Paternity often needs to be established when a child is born to parents who are not married to each other and if the father of the child is unknown. If both parties are in agreement on paternity, then there's no need for DNA testing. However, if one party contests paternity allegations, then there's often a need for such testing. This is a brief overview of paternity in Arizona.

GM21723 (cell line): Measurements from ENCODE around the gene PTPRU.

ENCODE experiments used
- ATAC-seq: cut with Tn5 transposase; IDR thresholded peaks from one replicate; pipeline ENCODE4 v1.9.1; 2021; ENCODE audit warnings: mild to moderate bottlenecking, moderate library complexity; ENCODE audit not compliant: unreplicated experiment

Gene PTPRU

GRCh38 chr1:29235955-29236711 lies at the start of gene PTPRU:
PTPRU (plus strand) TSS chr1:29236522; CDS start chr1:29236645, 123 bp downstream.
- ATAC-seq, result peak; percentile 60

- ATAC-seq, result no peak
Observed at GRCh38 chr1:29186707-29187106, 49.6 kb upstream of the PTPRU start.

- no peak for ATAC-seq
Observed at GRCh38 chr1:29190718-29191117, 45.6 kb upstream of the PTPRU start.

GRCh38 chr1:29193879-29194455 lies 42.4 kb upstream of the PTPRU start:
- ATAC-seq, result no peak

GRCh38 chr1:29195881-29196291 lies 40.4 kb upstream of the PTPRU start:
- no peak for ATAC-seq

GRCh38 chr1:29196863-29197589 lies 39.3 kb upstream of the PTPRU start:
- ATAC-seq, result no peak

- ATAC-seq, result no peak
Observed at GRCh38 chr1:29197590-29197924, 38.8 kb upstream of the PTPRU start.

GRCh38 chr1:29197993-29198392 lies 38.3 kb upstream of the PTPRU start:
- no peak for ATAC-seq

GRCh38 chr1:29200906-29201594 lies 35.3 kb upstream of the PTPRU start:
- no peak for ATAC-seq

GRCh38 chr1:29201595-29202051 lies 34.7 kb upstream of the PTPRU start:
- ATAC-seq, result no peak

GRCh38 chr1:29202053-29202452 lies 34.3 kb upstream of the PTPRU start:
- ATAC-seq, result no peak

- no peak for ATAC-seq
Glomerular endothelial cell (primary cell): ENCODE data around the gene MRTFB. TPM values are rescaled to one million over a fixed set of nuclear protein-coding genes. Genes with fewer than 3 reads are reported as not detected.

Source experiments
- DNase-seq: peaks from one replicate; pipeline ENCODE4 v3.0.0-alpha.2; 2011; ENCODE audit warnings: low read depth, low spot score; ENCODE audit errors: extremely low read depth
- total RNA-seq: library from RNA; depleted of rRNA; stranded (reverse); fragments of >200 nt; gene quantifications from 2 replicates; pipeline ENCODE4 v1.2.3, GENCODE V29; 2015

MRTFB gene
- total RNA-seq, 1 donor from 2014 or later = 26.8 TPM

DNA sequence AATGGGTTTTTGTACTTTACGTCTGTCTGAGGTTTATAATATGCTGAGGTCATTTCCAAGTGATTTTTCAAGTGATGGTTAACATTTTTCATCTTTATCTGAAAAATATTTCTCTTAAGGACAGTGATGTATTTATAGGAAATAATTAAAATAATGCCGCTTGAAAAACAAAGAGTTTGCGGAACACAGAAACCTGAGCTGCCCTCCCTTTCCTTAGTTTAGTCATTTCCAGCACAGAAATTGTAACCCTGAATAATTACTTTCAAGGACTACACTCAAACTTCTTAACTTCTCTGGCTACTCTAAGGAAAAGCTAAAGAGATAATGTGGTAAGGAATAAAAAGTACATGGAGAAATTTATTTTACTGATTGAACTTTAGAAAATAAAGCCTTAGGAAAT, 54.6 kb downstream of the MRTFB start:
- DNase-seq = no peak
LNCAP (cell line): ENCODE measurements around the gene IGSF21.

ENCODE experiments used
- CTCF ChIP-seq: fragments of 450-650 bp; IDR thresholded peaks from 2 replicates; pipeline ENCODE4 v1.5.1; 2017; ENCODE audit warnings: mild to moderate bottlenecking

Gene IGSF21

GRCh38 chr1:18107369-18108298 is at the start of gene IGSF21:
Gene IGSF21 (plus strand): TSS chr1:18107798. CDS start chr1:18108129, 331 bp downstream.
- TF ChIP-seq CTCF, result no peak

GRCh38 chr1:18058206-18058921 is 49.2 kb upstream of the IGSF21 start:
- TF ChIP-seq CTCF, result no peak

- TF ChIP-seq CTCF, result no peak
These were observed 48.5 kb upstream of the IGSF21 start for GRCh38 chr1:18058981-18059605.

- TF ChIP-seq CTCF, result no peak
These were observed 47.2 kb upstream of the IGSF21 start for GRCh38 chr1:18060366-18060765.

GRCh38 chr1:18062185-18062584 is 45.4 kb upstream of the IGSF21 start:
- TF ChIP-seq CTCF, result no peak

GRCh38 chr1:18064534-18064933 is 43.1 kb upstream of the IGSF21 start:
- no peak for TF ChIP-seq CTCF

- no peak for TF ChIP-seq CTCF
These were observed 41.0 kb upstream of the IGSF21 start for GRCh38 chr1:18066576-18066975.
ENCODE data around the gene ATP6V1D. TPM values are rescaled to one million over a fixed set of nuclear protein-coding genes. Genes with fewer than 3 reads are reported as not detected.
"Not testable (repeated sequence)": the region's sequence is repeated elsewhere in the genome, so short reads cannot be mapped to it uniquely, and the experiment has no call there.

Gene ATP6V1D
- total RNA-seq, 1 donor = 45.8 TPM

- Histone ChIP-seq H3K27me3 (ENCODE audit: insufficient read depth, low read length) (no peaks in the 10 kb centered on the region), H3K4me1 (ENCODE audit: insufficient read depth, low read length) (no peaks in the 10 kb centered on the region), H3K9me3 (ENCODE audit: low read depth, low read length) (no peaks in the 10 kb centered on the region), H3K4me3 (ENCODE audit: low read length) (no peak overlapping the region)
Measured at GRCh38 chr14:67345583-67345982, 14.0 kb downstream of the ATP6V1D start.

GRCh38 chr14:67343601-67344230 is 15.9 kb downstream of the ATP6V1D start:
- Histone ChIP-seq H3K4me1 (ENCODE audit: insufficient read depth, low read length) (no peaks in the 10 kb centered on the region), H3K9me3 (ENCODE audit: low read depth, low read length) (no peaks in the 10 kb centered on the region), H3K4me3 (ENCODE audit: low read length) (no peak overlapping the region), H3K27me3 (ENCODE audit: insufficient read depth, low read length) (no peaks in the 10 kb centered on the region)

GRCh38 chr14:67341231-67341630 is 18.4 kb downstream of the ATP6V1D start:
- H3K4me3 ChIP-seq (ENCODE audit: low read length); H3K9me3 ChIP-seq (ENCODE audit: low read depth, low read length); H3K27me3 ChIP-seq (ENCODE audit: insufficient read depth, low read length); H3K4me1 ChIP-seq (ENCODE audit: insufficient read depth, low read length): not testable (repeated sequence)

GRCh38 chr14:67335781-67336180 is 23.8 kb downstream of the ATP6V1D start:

Issues of paternity often arise in cases involving child support, but the results of a paternity test can also be important for the courts when it comes to issues of adoption, inheritance, custody, and other family law issues. When there's a dispute over the paternity of a child, it's important to get Phoenix family lawyers involved so that both sides can be represented fairly. The Phoenix family lawyers know that there are several ways in which parents can go about establishing paternity in the state of Arizona. The Judicial branch of Arizona states that one way to establish paternity is for a judge to enter a court order that mandates paternity testing. The state's Division of Child Support Enforcement (DCSE) may also establish paternity without going to court.